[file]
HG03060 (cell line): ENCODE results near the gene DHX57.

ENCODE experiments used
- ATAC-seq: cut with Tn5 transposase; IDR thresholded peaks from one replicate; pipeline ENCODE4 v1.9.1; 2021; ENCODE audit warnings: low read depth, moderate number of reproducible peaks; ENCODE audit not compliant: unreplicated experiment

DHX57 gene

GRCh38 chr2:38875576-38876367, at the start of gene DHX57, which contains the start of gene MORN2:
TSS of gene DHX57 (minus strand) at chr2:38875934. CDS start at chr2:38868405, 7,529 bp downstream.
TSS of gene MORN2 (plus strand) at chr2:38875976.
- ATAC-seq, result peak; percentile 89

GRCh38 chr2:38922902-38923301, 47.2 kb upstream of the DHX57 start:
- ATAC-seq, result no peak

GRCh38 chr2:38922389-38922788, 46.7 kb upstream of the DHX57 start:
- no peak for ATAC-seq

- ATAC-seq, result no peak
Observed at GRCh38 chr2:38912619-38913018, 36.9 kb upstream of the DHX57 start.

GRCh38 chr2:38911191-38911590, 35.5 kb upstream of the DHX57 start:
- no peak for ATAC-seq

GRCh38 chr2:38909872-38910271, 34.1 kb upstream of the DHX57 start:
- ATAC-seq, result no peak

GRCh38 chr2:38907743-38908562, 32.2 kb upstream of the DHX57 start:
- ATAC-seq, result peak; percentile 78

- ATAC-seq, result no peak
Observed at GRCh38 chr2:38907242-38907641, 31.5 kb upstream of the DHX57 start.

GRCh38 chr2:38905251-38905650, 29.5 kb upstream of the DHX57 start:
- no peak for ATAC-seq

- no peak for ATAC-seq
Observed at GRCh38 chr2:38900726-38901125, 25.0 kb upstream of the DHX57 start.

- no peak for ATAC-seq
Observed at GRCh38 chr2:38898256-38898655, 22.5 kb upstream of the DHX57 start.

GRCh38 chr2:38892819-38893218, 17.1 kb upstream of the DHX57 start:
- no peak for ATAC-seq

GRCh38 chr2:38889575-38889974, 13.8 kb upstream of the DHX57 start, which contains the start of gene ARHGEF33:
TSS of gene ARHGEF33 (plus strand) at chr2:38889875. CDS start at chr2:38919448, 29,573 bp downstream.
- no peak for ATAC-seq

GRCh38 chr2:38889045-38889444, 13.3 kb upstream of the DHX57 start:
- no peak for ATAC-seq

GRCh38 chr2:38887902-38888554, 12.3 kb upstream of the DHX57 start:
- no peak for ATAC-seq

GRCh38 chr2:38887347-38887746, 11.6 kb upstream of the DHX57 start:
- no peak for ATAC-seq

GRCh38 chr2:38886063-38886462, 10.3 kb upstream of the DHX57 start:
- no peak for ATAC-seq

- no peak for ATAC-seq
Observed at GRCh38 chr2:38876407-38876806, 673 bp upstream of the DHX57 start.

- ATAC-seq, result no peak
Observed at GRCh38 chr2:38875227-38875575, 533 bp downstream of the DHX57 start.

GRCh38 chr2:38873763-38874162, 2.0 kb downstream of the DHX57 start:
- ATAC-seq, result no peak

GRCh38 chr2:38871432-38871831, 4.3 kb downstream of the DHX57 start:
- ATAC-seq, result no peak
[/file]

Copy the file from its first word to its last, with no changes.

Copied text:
HG03060 (cell line): ENCODE results near the gene DHX57.

ENCODE experiments used
- ATAC-seq: cut with Tn5 transposase; IDR thresholded peaks from one replicate; pipeline ENCODE4 v1.9.1; 2021; ENCODE audit warnings: low read depth, moderate number of reproducible peaks; ENCODE audit not compliant: unreplicated experiment

DHX57 gene

GRCh38 chr2:38875576-38876367, at the start of gene DHX57, which contains the start of gene MORN2:
TSS of gene DHX57 (minus strand) at chr2:38875934. CDS start at chr2:38868405, 7,529 bp downstream.
TSS of gene MORN2 (plus strand) at chr2:38875976.
- ATAC-seq, result peak; percentile 89

GRCh38 chr2:38922902-38923301, 47.2 kb upstream of the DHX57 start:
- ATAC-seq, result no peak

GRCh38 chr2:38922389-38922788, 46.7 kb upstream of the DHX57 start:
- no peak for ATAC-seq

- ATAC-seq, result no peak
Observed at GRCh38 chr2:38912619-38913018, 36.9 kb upstream of the DHX57 start.

GRCh38 chr2:38911191-38911590, 35.5 kb upstream of the DHX57 start:
- no peak for ATAC-seq

GRCh38 chr2:38909872-38910271, 34.1 kb upstream of the DHX57 start:
- ATAC-seq, result no peak

GRCh38 chr2:38907743-38908562, 32.2 kb upstream of the DHX57 start:
- ATAC-seq, result peak; percentile 78

- ATAC-seq, result no peak
Observed at GRCh38 chr2:38907242-38907641, 31.5 kb upstream of the DHX57 start.

GRCh38 chr2:38905251-38905650, 29.5 kb upstream of the DHX57 start:
- no peak for ATAC-seq

- no peak for ATAC-seq
Observed at GRCh38 chr2:38900726-38901125, 25.0 kb upstream of the DHX57 start.

- no peak for ATAC-seq
Observed at GRCh38 chr2:38898256-38898655, 22.5 kb upstream of the DHX57 start.

GRCh38 chr2:38892819-38893218, 17.1 kb upstream of the DHX57 start:
- no peak for ATAC-seq

GRCh38 chr2:38889575-38889974, 13.8 kb upstream of the DHX57 start, which contains the start of gene ARHGEF33:
TSS of gene ARHGEF33 (plus strand) at chr2:38889875. CDS start at chr2:38919448, 29,573 bp downstream.
- no peak for ATAC-seq

GRCh38 chr2:38889045-38889444, 13.3 kb upstream of the DHX57 start:
- no peak for ATAC-seq

GRCh38 chr2:38887902-38888554, 12.3 kb upstream of the DHX57 start:
- no peak for ATAC-seq

GRCh38 chr2:38887347-38887746, 11.6 kb upstream of the DHX57 start:
- no peak for ATAC-seq

GRCh38 chr2:38886063-38886462, 10.3 kb upstream of the DHX57 start:
- no peak for ATAC-seq

- no peak for ATAC-seq
Observed at GRCh38 chr2:38876407-38876806, 673 bp upstream of the DHX57 start.

- ATAC-seq, result no peak
Observed at GRCh38 chr2:38875227-38875575, 533 bp downstream of the DHX57 start.

GRCh38 chr2:38873763-38874162, 2.0 kb downstream of the DHX57 start:
- ATAC-seq, result no peak

GRCh38 chr2:38871432-38871831, 4.3 kb downstream of the DHX57 start:
- ATAC-seq, result no peak